How to Prevent Call Center Fraud: Beyond KBA Methods

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As fraud threats continue their evolution, threats faced by call centers, particularly within the financial sector, are seeing a significant shift. A recent TransUnion report unveiled that 60% of financial industry respondents now identify call centers as the initial point for most account takeover incidents, a notable increase from 24% in 2021. In contrast, fraud attacks originating from web and mobile channels, which previously stood at 32% each in 2021, have decreased to 10% each in 2022. This transition underscores the need for advanced security measures to safeguard customer interactions and prevent unauthorized account access.

Call center fraud exploits vulnerabilities such as the limitations of knowledge-based authentication questions, the susceptibility of one-time passcodes (OTP) to interception, and the challenges faced by customer service representatives in identifying fraudulent actors, leading to significant security breaches.

Employing tactics such as spoofed phone numbers, social engineering, and exploiting personal information acquired through identity theft and data breaches to defeat KBAs, fraudsters have increasingly pinpointed call centers as a focal point for illicit access and account takeovers.

This blog post discusses what call center fraud is and the various ways fraud can be perpetrated in call centers. Furthermore, it elucidates why traditional knowledge-based authentication methods commonly used in call centers are no longer sufficient and how adding a biometric solution can transform how call centers verify customer identities.


What is Call Center Fraud?

Call center fraud is a scheme wherein bad actors assume false identities to deceive contact center agents into granting them access to sensitive data or account controls. These fraudulent actors often contact the call center armed with stolen or fabricated information, such as customer or employee details or credit card numbers. They aim to manipulate call center staff into providing access to genuine user accounts, controls, or information. Alternatively, they may attempt to impersonate the legitimate account owner and make fraudulent purchases and fund transfers.

Upon successfully impersonating legitimate customers, fraudsters' objectives, though not exhaustive, typically encompass: 


  • Modifying account credentials to those within their control (such as phone numbers, mailing addresses, email addresses, etc.) effectively dispossessing the rightful owner from their account.
  • Procuring personal data pertaining to users and customers, encompassing details of bank accounts, credit card information, and personally identifiable information
  • Accessing and siphoning account balances.
  • Eliminating fraud restrictions on the account to perpetrate a later fraud.
  • Exfiltrating customer records, conversations, transcripts, and other sensitive data.
  • Opening additional credit accounts by exploiting the information and access obtained by impersonating the legitimate owner.


Common Types of Call Center Fraud

Call center fraud encompasses a range of deceptive practices aimed at unauthorized access to customer accounts or sensitive information. Understanding these types is crucial for developing effective countermeasures. Below, we explore some prevalent forms of call center fraud, including Account Takeover, among others:


1. Account Takeover: 

This form of fraud involves impersonators using stolen personal identifiable information (PII), such as social security numbers (SSN) and mother’s maiden names, to gain unauthorized access to users' accounts. By masquerading as legitimate account holders, these fraudsters manage to lock out the actual users, altering login credentials or contact information to cement their control.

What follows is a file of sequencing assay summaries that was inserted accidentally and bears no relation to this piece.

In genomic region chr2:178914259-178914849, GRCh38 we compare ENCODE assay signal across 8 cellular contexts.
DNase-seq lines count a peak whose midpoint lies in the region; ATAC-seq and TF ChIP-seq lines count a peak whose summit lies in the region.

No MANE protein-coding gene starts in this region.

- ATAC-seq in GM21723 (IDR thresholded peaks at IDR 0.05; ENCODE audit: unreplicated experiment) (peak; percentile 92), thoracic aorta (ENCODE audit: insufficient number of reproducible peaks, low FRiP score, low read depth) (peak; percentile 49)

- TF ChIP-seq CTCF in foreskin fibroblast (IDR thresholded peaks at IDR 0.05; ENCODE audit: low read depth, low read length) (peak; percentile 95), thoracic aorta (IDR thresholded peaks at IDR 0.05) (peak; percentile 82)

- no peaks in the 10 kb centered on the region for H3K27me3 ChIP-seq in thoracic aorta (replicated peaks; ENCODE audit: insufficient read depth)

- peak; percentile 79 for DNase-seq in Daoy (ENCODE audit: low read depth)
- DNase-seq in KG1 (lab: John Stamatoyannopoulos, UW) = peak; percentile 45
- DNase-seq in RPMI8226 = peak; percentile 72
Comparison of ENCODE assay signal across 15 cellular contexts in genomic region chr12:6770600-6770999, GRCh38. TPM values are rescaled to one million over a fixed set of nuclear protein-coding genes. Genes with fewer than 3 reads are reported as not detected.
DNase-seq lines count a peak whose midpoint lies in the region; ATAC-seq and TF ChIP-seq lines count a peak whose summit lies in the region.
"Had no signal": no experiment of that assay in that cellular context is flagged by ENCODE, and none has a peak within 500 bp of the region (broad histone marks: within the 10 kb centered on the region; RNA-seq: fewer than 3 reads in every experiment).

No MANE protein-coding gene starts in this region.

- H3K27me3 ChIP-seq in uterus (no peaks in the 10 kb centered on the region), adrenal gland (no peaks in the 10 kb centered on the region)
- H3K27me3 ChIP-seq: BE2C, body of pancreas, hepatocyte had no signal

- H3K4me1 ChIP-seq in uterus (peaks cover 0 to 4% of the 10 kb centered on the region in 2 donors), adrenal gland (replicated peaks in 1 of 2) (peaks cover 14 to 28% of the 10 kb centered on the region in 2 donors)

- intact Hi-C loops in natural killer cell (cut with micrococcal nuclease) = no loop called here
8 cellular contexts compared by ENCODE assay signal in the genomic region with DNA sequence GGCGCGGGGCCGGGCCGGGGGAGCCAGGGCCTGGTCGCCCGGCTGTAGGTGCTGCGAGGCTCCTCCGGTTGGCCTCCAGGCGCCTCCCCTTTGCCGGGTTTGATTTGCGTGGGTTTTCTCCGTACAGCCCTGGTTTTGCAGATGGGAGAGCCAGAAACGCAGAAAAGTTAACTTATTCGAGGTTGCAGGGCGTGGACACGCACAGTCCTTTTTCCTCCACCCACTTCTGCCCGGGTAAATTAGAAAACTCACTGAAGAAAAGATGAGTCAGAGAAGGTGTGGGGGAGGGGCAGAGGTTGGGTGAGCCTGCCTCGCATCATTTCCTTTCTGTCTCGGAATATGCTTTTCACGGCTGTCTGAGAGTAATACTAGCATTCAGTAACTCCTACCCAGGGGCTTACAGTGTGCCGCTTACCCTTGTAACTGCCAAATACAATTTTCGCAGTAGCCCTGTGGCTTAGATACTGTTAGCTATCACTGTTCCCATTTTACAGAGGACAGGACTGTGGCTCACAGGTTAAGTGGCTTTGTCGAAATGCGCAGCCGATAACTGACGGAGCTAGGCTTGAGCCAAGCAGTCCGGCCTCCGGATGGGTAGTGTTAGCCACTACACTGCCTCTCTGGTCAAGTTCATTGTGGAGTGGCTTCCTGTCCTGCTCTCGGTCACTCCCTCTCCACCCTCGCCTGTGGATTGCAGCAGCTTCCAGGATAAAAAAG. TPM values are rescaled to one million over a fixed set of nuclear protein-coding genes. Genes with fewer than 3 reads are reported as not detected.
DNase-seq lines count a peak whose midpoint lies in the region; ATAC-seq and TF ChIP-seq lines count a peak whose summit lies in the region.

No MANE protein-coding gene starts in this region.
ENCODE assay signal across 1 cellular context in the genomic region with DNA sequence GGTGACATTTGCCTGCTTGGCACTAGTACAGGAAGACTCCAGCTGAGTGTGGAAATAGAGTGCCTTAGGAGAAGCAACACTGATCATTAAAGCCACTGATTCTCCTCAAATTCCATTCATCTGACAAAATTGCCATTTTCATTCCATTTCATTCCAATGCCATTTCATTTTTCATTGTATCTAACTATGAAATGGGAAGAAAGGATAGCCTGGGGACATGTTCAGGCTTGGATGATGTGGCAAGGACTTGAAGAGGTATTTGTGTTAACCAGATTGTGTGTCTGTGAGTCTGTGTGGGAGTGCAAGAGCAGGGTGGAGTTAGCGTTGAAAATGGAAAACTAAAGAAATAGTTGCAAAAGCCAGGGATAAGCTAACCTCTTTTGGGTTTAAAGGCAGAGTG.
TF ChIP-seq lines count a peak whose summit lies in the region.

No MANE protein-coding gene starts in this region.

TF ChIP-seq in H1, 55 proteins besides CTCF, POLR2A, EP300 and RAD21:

2. Card Not Present (CNP) Fraud:

Card Not Present (CNP) scams in call centers are perpetrated by fraudsters using stolen debit or credit card information to make unauthorized transactions over the phone, via Interactive Voice Response (IVR) systems, or online. Since the transaction occurs remotely, scammers do not need to present the card, bypassing the visual verification process physically. This type of fraud exploits the call center's reliance on verbal or digital authentication, which does not include the physical inspection of the payment card.

CNP scam typically involves the fraudster contacting the call center, pretending to be the legitimate cardholder, and providing the stolen card details to make purchases or payments. The absence of physical card scrutiny allows these transactions to proceed undetected at the time. CNP fraud has become increasingly common with the rise in remote transactions, making it a significant concern for call centers and businesses relying on telephone and online sales channels. 


3. IVR Fraud (IVR Mining):

Interactive Voice Response (IVR) Fraud, often termed IVR phishing or "vishing," is a sophisticated scam targeting call centers' IVR systems. This method involves fraudsters using pre-recorded messages or live calls to deceive individuals into handing over sensitive information under the guise of security verification or account updates. Unlike traditional phishing that relies on digital correspondence, IVR fraud leverages the more personal and persuasive nature of voice communication, making it particularly effective.

A typical IVR phishing scenario might commence with the fraudster pretending to be from a reputable organization, such as a bank, informing the victim of suspicious account activity. The victim is then prompted to verify their identity by providing sensitive details like card numbers or security codes. These details are harvested by the attacker, often under the pretense of protecting the victim's finances.

The 'Fake Bank Manager' call is a common example of a vishing scam, where the fraudster, creating a sense of urgency about "suspicious activity" on the victim's account, pushes for impulsive decisions. They aim to build trust and then request sensitive information, which could lead to financial loss or identity theft.

To combat IVR fraud, it's crucial to remain vigilant, never share sensitive information over the phone unless certain of the caller's identity, and hang up on unsolicited calls requesting personal details. Always verify the caller by contacting the organization through official channels.


4. Attempt to Receive Free Replacement Items: